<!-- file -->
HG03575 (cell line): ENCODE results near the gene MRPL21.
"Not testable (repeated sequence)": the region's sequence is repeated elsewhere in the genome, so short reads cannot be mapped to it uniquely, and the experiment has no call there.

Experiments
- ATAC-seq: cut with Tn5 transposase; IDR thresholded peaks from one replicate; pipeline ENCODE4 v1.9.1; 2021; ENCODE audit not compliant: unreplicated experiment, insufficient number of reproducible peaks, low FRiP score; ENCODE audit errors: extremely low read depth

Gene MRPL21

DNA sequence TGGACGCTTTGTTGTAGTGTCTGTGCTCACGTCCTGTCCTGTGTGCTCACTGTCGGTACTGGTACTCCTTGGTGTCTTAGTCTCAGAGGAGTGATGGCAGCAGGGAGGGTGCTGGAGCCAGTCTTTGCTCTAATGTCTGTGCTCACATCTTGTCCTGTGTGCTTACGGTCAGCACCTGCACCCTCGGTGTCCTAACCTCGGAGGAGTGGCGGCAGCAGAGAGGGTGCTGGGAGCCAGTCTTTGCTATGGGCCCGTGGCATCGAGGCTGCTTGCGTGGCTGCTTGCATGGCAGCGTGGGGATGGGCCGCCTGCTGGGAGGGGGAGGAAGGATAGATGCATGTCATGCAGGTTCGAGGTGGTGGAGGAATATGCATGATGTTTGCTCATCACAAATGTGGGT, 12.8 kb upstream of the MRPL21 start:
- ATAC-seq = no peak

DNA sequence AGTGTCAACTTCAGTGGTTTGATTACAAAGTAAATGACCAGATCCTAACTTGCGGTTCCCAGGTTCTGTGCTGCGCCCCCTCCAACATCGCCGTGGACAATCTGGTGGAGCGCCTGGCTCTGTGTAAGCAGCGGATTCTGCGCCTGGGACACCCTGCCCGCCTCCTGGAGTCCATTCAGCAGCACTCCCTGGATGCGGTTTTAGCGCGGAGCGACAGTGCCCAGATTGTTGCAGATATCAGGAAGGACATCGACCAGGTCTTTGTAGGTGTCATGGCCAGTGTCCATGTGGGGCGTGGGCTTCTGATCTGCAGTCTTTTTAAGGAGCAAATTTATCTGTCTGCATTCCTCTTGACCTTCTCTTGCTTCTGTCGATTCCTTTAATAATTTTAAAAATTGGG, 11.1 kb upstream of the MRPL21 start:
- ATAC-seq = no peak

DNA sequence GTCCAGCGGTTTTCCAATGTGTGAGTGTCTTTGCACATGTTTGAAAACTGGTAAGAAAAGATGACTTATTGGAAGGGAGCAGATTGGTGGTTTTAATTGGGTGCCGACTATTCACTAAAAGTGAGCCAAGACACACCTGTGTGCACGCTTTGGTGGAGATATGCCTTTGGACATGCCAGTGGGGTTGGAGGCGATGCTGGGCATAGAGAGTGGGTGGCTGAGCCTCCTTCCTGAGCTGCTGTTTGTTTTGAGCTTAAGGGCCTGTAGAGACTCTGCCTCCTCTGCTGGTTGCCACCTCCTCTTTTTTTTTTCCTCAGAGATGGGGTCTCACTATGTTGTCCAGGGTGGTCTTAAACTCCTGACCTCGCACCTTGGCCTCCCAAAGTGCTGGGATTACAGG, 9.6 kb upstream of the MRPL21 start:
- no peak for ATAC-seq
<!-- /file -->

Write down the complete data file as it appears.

HG03575 (cell line): ENCODE results near the gene MRPL21.
"Not testable (repeated sequence)": the region's sequence is repeated elsewhere in the genome, so short reads cannot be mapped to it uniquely, and the experiment has no call there.

Experiments
- ATAC-seq: cut with Tn5 transposase; IDR thresholded peaks from one replicate; pipeline ENCODE4 v1.9.1; 2021; ENCODE audit not compliant: unreplicated experiment, insufficient number of reproducible peaks, low FRiP score; ENCODE audit errors: extremely low read depth

Gene MRPL21

DNA sequence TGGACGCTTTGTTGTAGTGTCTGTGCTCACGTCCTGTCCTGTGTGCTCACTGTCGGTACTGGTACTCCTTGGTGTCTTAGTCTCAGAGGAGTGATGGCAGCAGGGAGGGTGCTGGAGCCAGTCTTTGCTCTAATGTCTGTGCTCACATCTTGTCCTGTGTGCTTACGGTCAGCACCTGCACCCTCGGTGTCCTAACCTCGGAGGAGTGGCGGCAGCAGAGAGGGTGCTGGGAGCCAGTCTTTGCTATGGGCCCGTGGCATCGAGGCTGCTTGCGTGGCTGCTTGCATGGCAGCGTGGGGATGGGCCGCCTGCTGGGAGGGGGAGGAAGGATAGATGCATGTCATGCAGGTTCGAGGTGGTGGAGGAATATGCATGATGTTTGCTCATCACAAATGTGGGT, 12.8 kb upstream of the MRPL21 start:
- ATAC-seq = no peak

DNA sequence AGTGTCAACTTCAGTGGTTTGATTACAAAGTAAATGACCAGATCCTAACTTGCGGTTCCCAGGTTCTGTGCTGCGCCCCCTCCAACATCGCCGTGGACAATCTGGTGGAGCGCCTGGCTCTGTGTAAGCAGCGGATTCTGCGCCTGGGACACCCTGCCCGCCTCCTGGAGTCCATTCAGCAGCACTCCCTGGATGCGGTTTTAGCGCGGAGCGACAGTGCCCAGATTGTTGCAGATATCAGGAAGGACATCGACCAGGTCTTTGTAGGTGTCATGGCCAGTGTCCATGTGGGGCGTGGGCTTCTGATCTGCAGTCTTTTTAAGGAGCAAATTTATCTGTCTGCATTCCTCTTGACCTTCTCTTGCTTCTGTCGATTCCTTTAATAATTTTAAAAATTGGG, 11.1 kb upstream of the MRPL21 start:
- ATAC-seq = no peak

DNA sequence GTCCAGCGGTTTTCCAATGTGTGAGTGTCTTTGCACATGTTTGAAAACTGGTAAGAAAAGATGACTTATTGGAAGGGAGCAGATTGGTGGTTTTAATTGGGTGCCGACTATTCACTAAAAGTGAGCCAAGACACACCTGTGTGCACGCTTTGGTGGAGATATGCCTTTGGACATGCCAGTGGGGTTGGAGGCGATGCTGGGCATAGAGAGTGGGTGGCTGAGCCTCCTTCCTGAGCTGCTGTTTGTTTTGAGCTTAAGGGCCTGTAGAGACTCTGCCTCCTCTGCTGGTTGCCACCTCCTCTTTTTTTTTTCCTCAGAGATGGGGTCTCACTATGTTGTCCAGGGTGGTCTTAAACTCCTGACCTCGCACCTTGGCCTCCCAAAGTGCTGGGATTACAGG, 9.6 kb upstream of the MRPL21 start:
- no peak for ATAC-seq